2009-05-01

    Detecting and localizing impulsive acoustic sources in the daytime using distributed elevated acoustic sensors with large baseline separations has distinct advantages over small ground-based arrays. There are generally two reasons for this: first, during the daytime, because of more direct and less encumbered propagation paths, signal levels are generally larger at altitude than near the ground. Second, larger baselines provide improved localization accuracy. Results are reported from a distributed array of acoustic sensors deployed during an experiment near Bourges, France during June of 2008. The distributed array consisted of microphones and GPS receivers attached to the tether lines of three widely separated aerostats. The sound sources were various impulsive devices. Results from the measurements are presented and discussed. Localization errors (GPS accuracy, propagation calculation, and aerostat motion, etc) are discussed. Possible ways to improve the localization accuracy are suggested.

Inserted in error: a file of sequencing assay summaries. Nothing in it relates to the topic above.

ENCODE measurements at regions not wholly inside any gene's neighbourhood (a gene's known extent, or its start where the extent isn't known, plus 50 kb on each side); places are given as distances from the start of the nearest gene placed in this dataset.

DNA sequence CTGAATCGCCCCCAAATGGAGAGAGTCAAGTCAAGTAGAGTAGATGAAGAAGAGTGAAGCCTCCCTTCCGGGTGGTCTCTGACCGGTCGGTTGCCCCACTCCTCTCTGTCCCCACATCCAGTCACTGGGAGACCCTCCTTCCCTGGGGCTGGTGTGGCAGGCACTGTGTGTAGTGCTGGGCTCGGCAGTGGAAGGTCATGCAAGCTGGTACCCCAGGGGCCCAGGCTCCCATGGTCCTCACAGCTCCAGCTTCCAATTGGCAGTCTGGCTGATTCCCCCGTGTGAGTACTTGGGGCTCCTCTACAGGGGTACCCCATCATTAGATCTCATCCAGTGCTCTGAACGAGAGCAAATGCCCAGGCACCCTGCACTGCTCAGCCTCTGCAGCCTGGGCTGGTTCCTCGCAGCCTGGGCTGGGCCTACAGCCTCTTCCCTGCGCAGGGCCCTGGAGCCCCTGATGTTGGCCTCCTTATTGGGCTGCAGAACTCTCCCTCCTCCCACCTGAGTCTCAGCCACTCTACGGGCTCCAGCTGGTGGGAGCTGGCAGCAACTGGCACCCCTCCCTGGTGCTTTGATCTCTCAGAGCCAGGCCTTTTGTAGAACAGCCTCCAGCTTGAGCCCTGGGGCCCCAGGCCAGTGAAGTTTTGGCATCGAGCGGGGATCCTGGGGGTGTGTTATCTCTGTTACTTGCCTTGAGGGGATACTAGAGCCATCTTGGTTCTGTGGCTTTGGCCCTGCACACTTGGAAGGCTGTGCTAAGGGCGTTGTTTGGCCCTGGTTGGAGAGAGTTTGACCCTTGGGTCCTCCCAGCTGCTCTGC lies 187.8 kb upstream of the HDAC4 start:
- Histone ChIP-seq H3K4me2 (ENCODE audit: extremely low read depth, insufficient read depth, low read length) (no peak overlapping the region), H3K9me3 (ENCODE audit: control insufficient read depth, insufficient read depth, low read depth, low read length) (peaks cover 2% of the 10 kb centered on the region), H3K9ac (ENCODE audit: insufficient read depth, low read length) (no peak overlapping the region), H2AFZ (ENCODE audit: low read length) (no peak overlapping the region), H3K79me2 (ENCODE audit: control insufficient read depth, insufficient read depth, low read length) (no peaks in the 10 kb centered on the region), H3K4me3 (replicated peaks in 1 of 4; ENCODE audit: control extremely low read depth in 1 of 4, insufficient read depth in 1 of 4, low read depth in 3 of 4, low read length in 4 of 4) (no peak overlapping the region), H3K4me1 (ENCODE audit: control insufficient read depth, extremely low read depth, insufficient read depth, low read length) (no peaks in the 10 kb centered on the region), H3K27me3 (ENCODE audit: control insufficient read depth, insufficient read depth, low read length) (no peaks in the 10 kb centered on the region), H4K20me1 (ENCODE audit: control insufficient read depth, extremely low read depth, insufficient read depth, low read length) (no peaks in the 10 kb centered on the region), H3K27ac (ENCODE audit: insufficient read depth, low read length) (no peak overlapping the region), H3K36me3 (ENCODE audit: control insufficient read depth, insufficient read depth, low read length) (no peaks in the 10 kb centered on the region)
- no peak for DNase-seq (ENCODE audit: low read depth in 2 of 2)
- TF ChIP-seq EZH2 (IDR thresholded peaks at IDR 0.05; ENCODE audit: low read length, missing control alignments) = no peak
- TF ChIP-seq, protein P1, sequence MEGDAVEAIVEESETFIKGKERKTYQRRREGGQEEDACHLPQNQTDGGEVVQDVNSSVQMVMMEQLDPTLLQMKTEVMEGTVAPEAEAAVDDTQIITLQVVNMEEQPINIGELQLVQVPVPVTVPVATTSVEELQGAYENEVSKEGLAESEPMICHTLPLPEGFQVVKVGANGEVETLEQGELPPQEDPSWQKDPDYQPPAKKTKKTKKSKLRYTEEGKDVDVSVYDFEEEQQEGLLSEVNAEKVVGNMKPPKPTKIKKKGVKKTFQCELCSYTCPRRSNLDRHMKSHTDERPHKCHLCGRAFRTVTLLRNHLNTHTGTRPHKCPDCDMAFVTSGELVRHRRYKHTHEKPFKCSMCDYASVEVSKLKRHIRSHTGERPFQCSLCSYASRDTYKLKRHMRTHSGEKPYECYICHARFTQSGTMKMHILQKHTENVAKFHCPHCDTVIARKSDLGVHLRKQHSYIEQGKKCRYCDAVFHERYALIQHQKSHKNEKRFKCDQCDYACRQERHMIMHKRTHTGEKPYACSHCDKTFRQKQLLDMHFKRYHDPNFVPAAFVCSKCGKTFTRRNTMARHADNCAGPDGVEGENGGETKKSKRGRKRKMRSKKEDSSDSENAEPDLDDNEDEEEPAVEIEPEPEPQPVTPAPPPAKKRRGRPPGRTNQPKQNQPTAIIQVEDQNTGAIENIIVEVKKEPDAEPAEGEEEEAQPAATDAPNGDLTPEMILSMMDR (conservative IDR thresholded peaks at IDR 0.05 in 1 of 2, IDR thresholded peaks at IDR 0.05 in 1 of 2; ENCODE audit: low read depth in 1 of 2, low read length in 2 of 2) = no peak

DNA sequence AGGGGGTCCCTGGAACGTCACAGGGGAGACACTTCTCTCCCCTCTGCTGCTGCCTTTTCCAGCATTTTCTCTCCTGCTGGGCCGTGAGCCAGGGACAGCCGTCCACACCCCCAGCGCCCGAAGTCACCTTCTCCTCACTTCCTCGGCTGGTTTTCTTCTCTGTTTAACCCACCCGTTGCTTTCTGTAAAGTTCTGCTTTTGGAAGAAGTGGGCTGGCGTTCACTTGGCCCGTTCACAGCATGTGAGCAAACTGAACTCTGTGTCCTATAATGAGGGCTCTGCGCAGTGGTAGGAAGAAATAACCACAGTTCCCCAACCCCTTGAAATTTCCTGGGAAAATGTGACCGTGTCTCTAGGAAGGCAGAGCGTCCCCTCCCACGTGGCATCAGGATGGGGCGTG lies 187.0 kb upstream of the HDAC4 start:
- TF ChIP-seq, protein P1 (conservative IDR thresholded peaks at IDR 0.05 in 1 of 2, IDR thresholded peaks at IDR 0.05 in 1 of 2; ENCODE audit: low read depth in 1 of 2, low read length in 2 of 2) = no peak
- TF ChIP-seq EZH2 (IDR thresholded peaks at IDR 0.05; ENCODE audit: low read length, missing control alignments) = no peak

9. INTERFERENCE FRINGES OF SOLAR ACOUSTIC WAVES AROUND SUNSPOTS

    Chou, Dean-Yi; Zhao Hui; Yang, Ming-Hsu; Liang, Zhi-Chao, E-mail: chou@phys.nthu.edu.tw [Physics Department, National Tsing Hua University, Hsinchu, Taiwan (China)

    2012-10-20

    Solar acoustic waves are scattered by a sunspot due to the interaction between the acoustic waves and the sunspot. The sunspot, excited by the incident wave, generates the scattered wave. The scattered wave is added to the incident wave to form the total wave around the sunspot. The interference fringes between the scattered wave and the incident wave are visible in the intensity of the total wave because the coherent time of the incident wave is of the order of a wave period. The strength of the interference fringes anti-correlates with the width of temporal spectra of the incident wave. The separation between neighboring fringes increases with the incident wavelength and the sunspot size. The strength of the fringes increases with the radial order n of the incident wave from n = 0 to n = 2, and then decreases from n = 2 to n = 5. The interference fringes play a role analogous to holograms in optics. This study suggests the feasibility of using the interference fringes to reconstruct the scattered wavefields of the sunspot, although the quality of the reconstructed wavefields is sensitive to the noise and errors in the interference fringes.

  10. Thermo-acoustic engineering of silicon microresonators via evanescent waves